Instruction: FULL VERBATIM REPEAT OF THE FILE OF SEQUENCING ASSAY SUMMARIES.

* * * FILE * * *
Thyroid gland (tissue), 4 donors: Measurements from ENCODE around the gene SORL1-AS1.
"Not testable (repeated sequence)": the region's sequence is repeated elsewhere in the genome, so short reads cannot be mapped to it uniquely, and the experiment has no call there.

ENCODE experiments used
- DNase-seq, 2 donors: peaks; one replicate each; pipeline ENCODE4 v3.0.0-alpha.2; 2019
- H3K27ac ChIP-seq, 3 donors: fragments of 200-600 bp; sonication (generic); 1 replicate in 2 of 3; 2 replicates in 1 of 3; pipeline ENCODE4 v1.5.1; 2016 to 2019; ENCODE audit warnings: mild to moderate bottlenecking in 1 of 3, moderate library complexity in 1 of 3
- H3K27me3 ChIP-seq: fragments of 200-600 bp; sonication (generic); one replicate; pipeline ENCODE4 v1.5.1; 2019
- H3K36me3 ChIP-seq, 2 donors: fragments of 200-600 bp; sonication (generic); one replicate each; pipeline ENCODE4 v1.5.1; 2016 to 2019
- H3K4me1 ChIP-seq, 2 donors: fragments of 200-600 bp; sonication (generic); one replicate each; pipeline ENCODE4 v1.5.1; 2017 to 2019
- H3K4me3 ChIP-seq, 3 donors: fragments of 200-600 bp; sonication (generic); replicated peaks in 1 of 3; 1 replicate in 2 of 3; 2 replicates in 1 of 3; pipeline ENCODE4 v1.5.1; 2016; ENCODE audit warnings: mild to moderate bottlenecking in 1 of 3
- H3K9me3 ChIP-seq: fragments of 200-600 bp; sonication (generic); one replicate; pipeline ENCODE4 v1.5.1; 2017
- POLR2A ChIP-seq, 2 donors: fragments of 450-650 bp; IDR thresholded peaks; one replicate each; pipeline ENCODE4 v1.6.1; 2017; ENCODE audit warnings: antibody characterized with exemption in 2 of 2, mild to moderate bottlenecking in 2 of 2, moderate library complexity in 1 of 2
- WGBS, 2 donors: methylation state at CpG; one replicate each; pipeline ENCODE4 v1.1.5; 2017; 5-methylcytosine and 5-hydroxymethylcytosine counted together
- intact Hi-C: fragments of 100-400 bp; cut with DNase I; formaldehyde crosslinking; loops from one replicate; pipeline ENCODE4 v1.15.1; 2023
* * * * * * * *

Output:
Thyroid gland (tissue), 4 donors: Measurements from ENCODE around the gene SORL1-AS1.
"Not testable (repeated sequence)": the region's sequence is repeated elsewhere in the genome, so short reads cannot be mapped to it uniquely, and the experiment has no call there.

ENCODE experiments used
- DNase-seq, 2 donors: peaks; one replicate each; pipeline ENCODE4 v3.0.0-alpha.2; 2019
- H3K27ac ChIP-seq, 3 donors: fragments of 200-600 bp; sonication (generic); 1 replicate in 2 of 3; 2 replicates in 1 of 3; pipeline ENCODE4 v1.5.1; 2016 to 2019; ENCODE audit warnings: mild to moderate bottlenecking in 1 of 3, moderate library complexity in 1 of 3
- H3K27me3 ChIP-seq: fragments of 200-600 bp; sonication (generic); one replicate; pipeline ENCODE4 v1.5.1; 2019
- H3K36me3 ChIP-seq, 2 donors: fragments of 200-600 bp; sonication (generic); one replicate each; pipeline ENCODE4 v1.5.1; 2016 to 2019
- H3K4me1 ChIP-seq, 2 donors: fragments of 200-600 bp; sonication (generic); one replicate each; pipeline ENCODE4 v1.5.1; 2017 to 2019
- H3K4me3 ChIP-seq, 3 donors: fragments of 200-600 bp; sonication (generic); replicated peaks in 1 of 3; 1 replicate in 2 of 3; 2 replicates in 1 of 3; pipeline ENCODE4 v1.5.1; 2016; ENCODE audit warnings: mild to moderate bottlenecking in 1 of 3
- H3K9me3 ChIP-seq: fragments of 200-600 bp; sonication (generic); one replicate; pipeline ENCODE4 v1.5.1; 2017
- POLR2A ChIP-seq, 2 donors: fragments of 450-650 bp; IDR thresholded peaks; one replicate each; pipeline ENCODE4 v1.6.1; 2017; ENCODE audit warnings: antibody characterized with exemption in 2 of 2, mild to moderate bottlenecking in 2 of 2, moderate library complexity in 1 of 2
- WGBS, 2 donors: methylation state at CpG; one replicate each; pipeline ENCODE4 v1.1.5; 2017; 5-methylcytosine and 5-hydroxymethylcytosine counted together
- intact Hi-C: fragments of 100-400 bp; cut with DNase I; formaldehyde crosslinking; loops from one replicate; pipeline ENCODE4 v1.15.1; 2023